On August 22, 2003, the promotions and tenure committee wrote to President Maupin, stating that its recommendation was only in reference to the issuance of a six-month non-renewable contract, inasmuch as the committee's charge was limited to the question of determining whether adequate consideration was given to the faculty when a decision to issue a nonrenewable contract was made.4 The committee requested reconsideration of Professor Russell's case on the following grounds: (a) under Meharry's personnel policies, the minimum period of appointment to the faculty was one year; (b) there was "a paucity of information in the communications from the dean in support of the decision for nonrenewal"; (c) there was no evidence that Professor Russell was afforded the time to present materials for adequately assessing her performance; and (d) Professor Russell had signed a twelve-month contract on June 24, 2003, though she had subsequently received and signed a six-month contract.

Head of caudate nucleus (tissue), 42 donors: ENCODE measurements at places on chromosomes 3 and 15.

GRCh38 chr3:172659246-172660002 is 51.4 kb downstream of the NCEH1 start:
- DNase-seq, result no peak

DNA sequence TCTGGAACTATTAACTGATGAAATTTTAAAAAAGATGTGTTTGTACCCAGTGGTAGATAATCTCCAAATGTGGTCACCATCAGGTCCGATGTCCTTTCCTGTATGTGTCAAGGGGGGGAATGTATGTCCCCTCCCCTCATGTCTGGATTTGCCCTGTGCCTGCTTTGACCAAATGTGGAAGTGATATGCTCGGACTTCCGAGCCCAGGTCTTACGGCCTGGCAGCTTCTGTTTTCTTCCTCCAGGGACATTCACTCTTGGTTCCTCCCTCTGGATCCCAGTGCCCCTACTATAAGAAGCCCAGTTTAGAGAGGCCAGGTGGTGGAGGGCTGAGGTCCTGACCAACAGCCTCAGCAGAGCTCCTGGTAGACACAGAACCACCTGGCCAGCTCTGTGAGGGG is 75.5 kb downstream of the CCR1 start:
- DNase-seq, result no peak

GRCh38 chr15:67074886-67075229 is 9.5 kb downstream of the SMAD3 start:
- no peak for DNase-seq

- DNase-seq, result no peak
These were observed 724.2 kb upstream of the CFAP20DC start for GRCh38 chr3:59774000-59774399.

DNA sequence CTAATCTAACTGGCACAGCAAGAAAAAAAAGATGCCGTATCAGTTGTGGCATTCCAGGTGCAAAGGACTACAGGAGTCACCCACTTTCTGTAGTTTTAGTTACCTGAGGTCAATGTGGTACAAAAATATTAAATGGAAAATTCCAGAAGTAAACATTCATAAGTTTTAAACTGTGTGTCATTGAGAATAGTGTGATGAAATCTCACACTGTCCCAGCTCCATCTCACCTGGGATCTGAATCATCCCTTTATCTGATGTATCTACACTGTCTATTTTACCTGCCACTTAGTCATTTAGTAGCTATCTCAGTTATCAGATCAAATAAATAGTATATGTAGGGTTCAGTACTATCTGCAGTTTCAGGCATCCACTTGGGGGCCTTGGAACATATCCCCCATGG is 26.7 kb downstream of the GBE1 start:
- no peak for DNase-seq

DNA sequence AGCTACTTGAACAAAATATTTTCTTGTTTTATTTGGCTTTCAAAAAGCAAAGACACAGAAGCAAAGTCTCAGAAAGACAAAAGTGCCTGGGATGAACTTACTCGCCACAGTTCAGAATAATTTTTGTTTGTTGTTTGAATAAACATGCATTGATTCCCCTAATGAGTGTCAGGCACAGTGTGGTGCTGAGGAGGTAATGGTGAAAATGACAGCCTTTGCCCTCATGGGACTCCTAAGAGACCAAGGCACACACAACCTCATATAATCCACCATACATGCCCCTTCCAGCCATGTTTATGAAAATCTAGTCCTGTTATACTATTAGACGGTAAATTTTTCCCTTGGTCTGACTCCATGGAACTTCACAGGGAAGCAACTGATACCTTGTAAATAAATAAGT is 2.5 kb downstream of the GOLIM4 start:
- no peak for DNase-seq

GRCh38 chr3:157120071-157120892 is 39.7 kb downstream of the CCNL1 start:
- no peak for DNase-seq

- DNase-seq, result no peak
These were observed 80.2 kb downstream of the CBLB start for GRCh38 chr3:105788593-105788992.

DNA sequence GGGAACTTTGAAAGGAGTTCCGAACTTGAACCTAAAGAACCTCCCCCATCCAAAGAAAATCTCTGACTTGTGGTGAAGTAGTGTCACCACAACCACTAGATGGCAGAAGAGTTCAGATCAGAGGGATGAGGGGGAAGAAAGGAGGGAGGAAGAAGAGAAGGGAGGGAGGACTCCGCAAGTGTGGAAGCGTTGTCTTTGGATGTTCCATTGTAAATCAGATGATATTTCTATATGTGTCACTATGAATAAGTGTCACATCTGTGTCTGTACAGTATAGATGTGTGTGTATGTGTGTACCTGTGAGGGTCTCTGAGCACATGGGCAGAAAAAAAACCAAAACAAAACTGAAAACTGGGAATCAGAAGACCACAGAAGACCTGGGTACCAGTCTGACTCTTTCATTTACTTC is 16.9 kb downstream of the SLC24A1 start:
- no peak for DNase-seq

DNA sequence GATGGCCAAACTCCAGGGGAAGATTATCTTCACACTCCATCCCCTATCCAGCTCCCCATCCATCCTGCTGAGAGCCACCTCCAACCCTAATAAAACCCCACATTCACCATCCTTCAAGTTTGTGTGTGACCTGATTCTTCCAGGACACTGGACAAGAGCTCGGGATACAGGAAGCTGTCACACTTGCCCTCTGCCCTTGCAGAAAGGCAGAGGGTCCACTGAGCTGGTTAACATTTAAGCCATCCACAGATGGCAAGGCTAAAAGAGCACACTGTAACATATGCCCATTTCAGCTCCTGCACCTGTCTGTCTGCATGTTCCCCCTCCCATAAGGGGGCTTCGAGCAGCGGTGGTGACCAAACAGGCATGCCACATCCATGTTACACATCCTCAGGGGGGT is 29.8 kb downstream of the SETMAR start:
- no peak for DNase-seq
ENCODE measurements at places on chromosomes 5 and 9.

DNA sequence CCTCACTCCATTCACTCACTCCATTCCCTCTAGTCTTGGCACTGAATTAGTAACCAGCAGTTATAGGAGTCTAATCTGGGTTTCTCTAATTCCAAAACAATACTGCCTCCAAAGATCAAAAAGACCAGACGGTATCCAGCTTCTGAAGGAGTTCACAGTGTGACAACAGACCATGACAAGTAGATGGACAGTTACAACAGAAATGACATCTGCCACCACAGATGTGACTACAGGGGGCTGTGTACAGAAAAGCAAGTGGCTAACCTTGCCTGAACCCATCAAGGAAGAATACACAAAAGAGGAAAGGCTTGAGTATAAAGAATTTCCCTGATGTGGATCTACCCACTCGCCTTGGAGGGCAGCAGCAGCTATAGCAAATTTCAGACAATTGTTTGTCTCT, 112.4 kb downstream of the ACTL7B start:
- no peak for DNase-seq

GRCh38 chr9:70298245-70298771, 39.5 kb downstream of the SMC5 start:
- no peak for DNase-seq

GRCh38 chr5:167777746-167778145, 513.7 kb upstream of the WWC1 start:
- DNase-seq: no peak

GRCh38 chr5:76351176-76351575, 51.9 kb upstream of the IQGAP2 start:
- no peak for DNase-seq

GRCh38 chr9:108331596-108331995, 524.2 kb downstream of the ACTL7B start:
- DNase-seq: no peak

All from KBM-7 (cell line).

Accordingly, the committee recommended that Professor Russell be given a one-year contract from July 1, 2003, to June 30, 2004, consistent with the procedures for reappointment set forth in the college's personnel policies.
Responding to the committee's report on August 29, President Maupin disagreed that college policy mandated a minimum appointment of one year. There was, he stated, "a great deal of information available regarding the communications from the dean in support of her decision not to renew Dr. Russell's appointment," and there was evidence that Professor Russell had been afforded adequate time to present materials for evaluating her performance but that she had not availed herself of the opportunity. On the basis of these reasons and two additional charges to be discussed in the next section of this report, President Maupin declined to accept the committee's recommendation.
On August 29, 2003, Meharry Medical College posted an advertisement in the Chronicle of Higher Education announcing a national search for a chair of the Department of Microbiology.
2. Issues in the Case of Professor Shirley Russell
The investigating committee focused on four questions in the termination of Professor Russell's faculty services. Was she en-titled to the protections of tenure? Was she afforded adequate protections of academic due process? Was she presented with reasons that, had they been tested in accordance with academic due process, might have sustained a judgment to dismiss her? Did the decision to dismiss her violate her academic freedom?